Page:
Table of Contents



2

Declaration: 2

Abstract 3

Acknowledgements 4

SECTION ONE: CREATIVE TEXTS 12

The Tar Man 13

Chapter One: Oxford Street 14

Chapter Two: The Fall of Snowflakes 21

Chapter Three: Anjali 26

Chapter Five: Altered Skylines 32

Chapter Eight: Inspector Wheeler’s Chinese Takeaway 34

Chapter Twelve: Ghost from the Future 39

Chapter Twenty-One: Dust and Ashes 49

Chapter Twenty-Six: Time Quake 58

Lord Luxon 71

Chapter One: Manhattan 72

Chapter Two: A Spent Rose 74

Chapter Three: A Wolf in Sheep’s Clothing 82

Chapter Four: St Bartholomew’s Fair 90

Chapter Five: High Treason 102

Chapter Twenty-One: The Tipping Point 117

Chapter Twenty-Three: Tempest House 125

Chapter Twenty-Four: That Bothersome Little Colony 143

Chapter Twenty-Five: The Luxon Wall 149

Chapter Twenty-Six: A Perfect Day 165

Chapter Twenty-Seven: Mr Carmichael’s Homework 169

Chapter Twenty-Eight: Derbyshire 178

SECTION TWO: CRITICAL COMMENTARY 182

INTRODUCTION 184

Remark made during a lecture (Richard Hoggart Lecture Series) at Goldsmiths College, on 10th December, 2008. 188

Remark made during a lecture (Richard Hoggart Lecture Series) at Goldsmiths College, on 10th December, 2008. 188

CHAPTER ONE 192

CHAPTER TWO 206

CHAPTER THREE 224

The dramatist Willy Russell made a comment on similar lines during a script meeting at the BBC in 2006. He argued that: Character is Attitude. The detailed biography, for example, of a homeless girl protagonist was not of interest in terms of the drama, but the fact that she would steal a chip from a child’s plate in a café was. 232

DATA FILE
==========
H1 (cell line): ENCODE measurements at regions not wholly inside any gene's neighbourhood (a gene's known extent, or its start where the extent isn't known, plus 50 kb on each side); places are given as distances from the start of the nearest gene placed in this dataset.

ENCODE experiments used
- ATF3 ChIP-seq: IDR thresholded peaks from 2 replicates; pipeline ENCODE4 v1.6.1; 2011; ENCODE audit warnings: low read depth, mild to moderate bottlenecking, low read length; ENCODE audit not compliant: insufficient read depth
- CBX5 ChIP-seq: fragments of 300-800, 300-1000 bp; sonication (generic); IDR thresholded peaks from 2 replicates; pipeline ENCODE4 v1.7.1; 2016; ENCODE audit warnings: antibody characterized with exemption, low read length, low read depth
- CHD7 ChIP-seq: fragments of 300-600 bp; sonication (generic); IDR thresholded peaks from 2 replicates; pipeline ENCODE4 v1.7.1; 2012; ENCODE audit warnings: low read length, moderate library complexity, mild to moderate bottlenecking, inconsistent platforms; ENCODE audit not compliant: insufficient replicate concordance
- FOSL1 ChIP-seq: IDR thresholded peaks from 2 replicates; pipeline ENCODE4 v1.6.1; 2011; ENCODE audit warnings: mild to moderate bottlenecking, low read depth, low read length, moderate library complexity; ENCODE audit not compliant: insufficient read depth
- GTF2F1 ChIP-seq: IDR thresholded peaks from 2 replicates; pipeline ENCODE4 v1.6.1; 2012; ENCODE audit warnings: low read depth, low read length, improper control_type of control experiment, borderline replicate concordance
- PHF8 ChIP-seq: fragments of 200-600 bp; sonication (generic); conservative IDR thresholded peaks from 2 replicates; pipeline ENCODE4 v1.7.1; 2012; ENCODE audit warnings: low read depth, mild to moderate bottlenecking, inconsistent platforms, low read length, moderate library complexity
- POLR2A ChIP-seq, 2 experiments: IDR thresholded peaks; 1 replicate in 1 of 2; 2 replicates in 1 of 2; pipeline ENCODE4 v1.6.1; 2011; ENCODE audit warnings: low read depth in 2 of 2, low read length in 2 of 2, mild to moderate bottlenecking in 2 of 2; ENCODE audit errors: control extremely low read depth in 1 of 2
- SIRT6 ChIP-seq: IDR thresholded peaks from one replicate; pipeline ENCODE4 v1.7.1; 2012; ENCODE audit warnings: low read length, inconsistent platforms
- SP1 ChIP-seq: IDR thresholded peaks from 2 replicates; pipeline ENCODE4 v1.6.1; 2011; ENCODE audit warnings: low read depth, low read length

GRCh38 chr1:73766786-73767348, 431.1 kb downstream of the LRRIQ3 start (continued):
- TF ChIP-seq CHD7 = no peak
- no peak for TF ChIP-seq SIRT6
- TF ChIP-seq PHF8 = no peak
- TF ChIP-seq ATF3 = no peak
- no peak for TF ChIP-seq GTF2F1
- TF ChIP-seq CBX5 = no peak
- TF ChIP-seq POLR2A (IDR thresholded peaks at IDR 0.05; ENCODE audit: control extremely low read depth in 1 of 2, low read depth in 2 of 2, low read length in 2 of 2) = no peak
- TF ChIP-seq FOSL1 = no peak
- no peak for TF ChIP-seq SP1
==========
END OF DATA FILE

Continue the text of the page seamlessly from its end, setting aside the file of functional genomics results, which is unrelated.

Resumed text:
The dramatist Willy Russell made a comment on similar lines during a script meeting at the BBC in 2006. He argued that: Character is Attitude. The detailed biography, for example, of a homeless girl protagonist was not of interest in terms of the drama, but the fact that she would steal a chip from a child’s plate in a café was. 232

CHAPTER FOUR 242

In some ways the question seemed to me a literary version of the Schrödinger's cat paradox (the cat can be deemed alive and dead while it remains in the box). Although the question belongs to a theoretical debate which I am ill qualified to explore, neither have I come across a convincing description or explanation (Cohen’s ‘lowest common denominator’ is too imprecise) of that transformative moment when the germ of a story takes on a specific form. The argument hinges, I would suggest, on whether you judge, for example, that the screenplay can only be deemed a screenplay when you can read the words on the page in script format. If, on the other hand, you take the view that story is first embedded in form in the writer’s mind, the process becomes difficult to quantify. 249